Impossible Escape by Steve Sheinkin will stick with readers long after they finish this short narrative nonfiction book. I recommend it for upper-middle school, high school, and adults. It’s short and exciting, with real photos at the end. For this reason, I think it’s also a great choice for reluctant readers.
AUTHOR: Steve Sheinkin
PUBLISHER: Roaring Brook Press
PUBLICATION DATE: August 29, 2023
GENRE: narrative nonfiction
SETTING: Poland, Slovakia, and Hungary during WWII
GIVE IT TO: Grades 8+
AWARDS AND KUDOS
- five starred professional reviews
PUBLISHER’S SUMMARY OF IMPOSSIBLE ESCAPE
It is 1944. A teenager named Rudolf (Rudi) Vrba has made up his mind. After barely surviving nearly two years in the Auschwitz concentration camp in Poland, he knows he must escape. Even if death is more likely.
Rudi has learned the terrible secret hidden behind the heavily guarded fences of concentration camps across Nazi-occupied Europe: the methodical mass killing of Jewish prisoners.
As trains full of people arrive daily, Rudi knows that the murders won’t stop until he reveals the truth to the world―and that each day that passes means more lives are lost.
Lives like Rudi’s schoolmate Gerta Sidonová. Gerta’s family fled from Slovakia to Hungary, where they live under assumed names to hide their Jewish identity. But Hungary is beginning to cave under pressure from German Nazis. Her chances of survival become slimmer by the day.
The clock is ticking. As Gerta inches closer to capture, Rudi and his friend Alfred Wetzler begin their crucial steps towards an impossible escape.
This is the true story of one of the most famous whistleblowers in the world, and how his death-defying escape helped save over 100,000 lives.
THE SHORT VERSION
Heartbreaking, suspenseful, and compelling.
WHAT I LIKED ABOUT IMPOSSIBLE ESCAPE
I’ve read lots and lots of Holocaust fiction and nonfiction, and it seems that no matter what I read, there are still whole entire stories that I had never heard of. Rudi and Gerta’s stories are two of them. WOW.
I read this book compulsively over two days. It’s not very long, but its short pages pack an emotional punch. This tells the stories of two Jewish teens during the Holocaust, but it’s more Rudi’s story than Gerta’s.
The story alternates viewpoints between the Rudi and Gerta, but the larger focus is on Rudi and his multiple captures and escapes, culminating in his death-defying escape from Auschwitz.
Both Gerta and Rudi are so resourceful! They both escape and are captured and escape again several times. It’s an amazing true story of resistance and resourcefulness and survival.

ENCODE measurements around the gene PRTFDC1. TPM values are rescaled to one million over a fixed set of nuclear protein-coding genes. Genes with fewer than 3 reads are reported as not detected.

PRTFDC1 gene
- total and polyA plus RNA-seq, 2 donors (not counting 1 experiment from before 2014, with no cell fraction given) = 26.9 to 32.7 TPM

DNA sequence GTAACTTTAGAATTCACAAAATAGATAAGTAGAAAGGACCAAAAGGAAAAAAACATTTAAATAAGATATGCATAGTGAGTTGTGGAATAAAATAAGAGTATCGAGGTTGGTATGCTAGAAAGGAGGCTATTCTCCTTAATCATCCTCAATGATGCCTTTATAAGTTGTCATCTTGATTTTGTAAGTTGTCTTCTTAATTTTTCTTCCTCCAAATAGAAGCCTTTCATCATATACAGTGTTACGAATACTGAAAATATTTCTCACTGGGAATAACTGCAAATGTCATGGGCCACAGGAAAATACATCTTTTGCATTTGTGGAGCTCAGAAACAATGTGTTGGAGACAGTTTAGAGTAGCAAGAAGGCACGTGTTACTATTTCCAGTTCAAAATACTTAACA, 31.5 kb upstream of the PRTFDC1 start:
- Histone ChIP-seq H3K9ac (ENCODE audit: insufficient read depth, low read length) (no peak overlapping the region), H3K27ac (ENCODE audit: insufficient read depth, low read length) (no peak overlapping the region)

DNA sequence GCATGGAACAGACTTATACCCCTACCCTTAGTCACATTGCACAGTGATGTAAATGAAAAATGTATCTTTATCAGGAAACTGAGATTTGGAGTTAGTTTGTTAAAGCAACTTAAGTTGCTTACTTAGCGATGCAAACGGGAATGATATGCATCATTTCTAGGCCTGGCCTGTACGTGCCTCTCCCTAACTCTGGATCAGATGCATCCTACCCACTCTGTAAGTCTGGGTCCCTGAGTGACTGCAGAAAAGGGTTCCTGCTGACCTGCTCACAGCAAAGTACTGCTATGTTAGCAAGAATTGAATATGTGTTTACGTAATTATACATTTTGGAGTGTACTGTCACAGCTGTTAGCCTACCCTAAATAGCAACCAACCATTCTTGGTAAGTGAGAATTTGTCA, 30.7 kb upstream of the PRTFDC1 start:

Sheinkin includes a section near the end about Holocaust deniers, both during and after the war and today. Ugh, this part just made me so mad.
Stories like Rudi’s and Gerta’s need to be told and told and told again. Most Holocaust survivors would be in at least their 80s or 90s by now, and they are aging every day.
We absolutely could go down this road again, especially if people deny that it happened or don’t learn about it at all.
I loved Rudi’s grit and survival smarts. Gerta’s too, but readers don’t really experience Gerta’s situation like we experience Rudi’s.
At only 256 pages, some with photos and captions, this book is relatively short. It’s also quite exciting at times, particularly during Rudi’s and Fred’s dramatic escape. Impossible Escape would make a great choice for reluctant readers.
WHAT I DIDN’T LIKE ABOUT IMPOSSIBLE ESCAPE
This is a sad and exciting story of escape. It’s a gut-wrenching read and makes me just sick about what society and human beings are capable of. Not a fun read, but an important one.
Gerta and Rudi are both Jewish teens from Slovakia. All other people are real-life Eastern Europeans, either Jews (or other concentration camp prisoners) or Nazis.
Black and white photos with captions of major players appear at the end.
- WWII, Holocaust, concentration camps, Auschwitz, prisoners, escapes, whistleblowers, survival
LIBRARIANS WILL WANT TO KNOW
Would adults like this book? YES! This is an exciting true story.
Would I buy this for my high school library? YES, without reservations. This story needs to be known.
Would I buy this for my middle school library? YES, without reservations. Again, students need to know this story, and the Holocaust is commonly taught in 8th grade English and social studies curriculums. The content is difficult to read, but it’s not explicit.
Would I buy this for my elementary school library? NO, it’s not an elementary book.
Language: I am writing this review after returning my library book, but I do not remember profanity. It is quite possible that I’m not remembering it, but if it’s there, it isn’t gratuitous.
Sexuality: I remember no sexual content specifically, but I think there was some mention of guards getting favors from female prisoners
Violence: very high; beatings, murder, intentional starvation gun shootings; gas chambers are mentioned several times, with some detail on how they worked.
Drugs/Alcohol: mention of cigarettes